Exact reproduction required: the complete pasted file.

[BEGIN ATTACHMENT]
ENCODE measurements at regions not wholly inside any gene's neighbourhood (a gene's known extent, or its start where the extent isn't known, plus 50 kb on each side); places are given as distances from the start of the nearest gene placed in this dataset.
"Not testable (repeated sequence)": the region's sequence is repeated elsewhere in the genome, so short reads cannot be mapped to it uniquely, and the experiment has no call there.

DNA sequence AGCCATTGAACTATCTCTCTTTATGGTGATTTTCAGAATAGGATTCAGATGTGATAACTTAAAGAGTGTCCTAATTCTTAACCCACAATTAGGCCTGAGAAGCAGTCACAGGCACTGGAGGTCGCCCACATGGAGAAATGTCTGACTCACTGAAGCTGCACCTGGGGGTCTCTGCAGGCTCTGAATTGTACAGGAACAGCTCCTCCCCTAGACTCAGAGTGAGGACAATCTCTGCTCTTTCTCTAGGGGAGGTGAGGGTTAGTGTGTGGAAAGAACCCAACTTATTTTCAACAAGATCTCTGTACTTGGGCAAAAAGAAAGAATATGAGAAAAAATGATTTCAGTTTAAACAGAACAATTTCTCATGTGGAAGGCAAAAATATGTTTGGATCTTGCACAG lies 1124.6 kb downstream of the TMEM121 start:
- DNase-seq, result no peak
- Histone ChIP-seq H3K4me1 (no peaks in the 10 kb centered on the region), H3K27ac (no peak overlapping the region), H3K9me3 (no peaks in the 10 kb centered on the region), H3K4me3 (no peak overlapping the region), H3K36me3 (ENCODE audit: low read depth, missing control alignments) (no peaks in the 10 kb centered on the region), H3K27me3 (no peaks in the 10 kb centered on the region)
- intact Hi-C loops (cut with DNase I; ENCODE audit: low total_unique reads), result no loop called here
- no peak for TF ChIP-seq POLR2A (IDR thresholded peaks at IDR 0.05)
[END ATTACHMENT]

ENCODE measurements at regions not wholly inside any gene's neighbourhood (a gene's known extent, or its start where the extent isn't known, plus 50 kb on each side); places are given as distances from the start of the nearest gene placed in this dataset.
"Not testable (repeated sequence)": the region's sequence is repeated elsewhere in the genome, so short reads cannot be mapped to it uniquely, and the experiment has no call there.

DNA sequence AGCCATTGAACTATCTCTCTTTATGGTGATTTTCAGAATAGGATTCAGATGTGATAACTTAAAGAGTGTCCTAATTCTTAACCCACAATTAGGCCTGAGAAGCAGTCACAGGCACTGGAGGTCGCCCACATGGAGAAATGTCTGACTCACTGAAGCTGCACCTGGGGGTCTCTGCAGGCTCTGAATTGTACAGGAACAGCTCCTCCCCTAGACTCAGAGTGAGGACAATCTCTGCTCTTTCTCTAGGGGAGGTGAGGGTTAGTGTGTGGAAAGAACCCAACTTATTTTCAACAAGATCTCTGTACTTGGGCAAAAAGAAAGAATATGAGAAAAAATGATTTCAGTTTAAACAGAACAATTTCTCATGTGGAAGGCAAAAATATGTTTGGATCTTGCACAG lies 1124.6 kb downstream of the TMEM121 start:
- DNase-seq, result no peak
- Histone ChIP-seq H3K4me1 (no peaks in the 10 kb centered on the region), H3K27ac (no peak overlapping the region), H3K9me3 (no peaks in the 10 kb centered on the region), H3K4me3 (no peak overlapping the region), H3K36me3 (ENCODE audit: low read depth, missing control alignments) (no peaks in the 10 kb centered on the region), H3K27me3 (no peaks in the 10 kb centered on the region)
- intact Hi-C loops (cut with DNase I; ENCODE audit: low total_unique reads), result no loop called here
- no peak for TF ChIP-seq POLR2A (IDR thresholded peaks at IDR 0.05)